From the 1926 birth of the Book-of-the-Month Club to the advent of Bravo's Queer Eye for the Straight Guy, consumers have relied on tastemakers to determine what's hot or not in mainstream pop culture. But this inventive crop of post-Amazon companies shines a guiding light into the underground.
Can't find the CD by a band out of music's latest hotbed, Omaha, Nebr.? Try CD Baby, which sells music online by more than 45,000 indie recording artists, both breakthrough acts like Jack Johnson--whose bluesy pop album Brushfire Fairytales stormed radio airwaves in 2001--and lesser-known, critically acclaimed gems like Ordinary Peoples (hip-hop), Q*Ball (electronica), or Garth Steel Klippert (rock). By dealing directly with artists, CD Baby can pay them 10 times more than other retailers. The site's editors recommend personal favorites--acts you may not know but ought to--on a free compilation CD. (www.cdbaby.com)
Each month, cineastes who subscribe to the online Film Movement receive a new DVD release of award-winning films from top festivals such as Cannes, Toronto, and Sundance. Don't expect to find these selections at Blockbuster or NetFlix--Film Movement secures exclusive DVD rights. Memberships cost $19.95 per month (or $189 annually) and include such perks as e-mail access to directors and screening invitations. (www.filmmovement.com)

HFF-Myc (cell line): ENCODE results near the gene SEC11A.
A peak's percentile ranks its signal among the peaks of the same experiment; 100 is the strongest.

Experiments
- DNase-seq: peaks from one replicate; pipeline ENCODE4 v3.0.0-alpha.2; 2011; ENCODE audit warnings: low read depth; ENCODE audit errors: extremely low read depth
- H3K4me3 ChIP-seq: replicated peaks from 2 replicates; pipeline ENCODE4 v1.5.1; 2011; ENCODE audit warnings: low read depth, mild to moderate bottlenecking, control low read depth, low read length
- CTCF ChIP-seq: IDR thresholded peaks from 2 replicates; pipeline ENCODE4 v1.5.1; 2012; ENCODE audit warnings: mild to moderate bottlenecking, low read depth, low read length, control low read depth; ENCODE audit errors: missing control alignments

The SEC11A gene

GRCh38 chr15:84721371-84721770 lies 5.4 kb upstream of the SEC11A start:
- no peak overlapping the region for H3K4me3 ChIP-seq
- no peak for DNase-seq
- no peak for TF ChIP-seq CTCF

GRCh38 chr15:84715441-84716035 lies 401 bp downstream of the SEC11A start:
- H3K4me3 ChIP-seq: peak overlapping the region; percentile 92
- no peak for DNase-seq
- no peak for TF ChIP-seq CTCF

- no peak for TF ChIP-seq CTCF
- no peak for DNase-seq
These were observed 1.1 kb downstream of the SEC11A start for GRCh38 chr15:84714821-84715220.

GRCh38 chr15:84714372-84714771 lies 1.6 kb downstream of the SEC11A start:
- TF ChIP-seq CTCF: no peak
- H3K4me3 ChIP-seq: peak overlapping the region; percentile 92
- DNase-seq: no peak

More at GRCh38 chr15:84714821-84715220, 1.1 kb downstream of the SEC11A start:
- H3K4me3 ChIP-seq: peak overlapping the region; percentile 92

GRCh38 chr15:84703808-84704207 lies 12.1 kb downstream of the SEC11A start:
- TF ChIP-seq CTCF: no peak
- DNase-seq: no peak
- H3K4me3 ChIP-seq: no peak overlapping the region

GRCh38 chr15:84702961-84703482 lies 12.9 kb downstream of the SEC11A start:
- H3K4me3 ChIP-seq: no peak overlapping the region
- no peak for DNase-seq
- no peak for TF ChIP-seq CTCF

Budding art collectors browse the online gallery of Mixed Greens, which sells limited-edition works by more than 30 American artists and photographers. Potential buyers take advantage of online consultations with curators who make recommendations based on a digital photograph of your space and personal style preferences. (www.mixedgreens.com)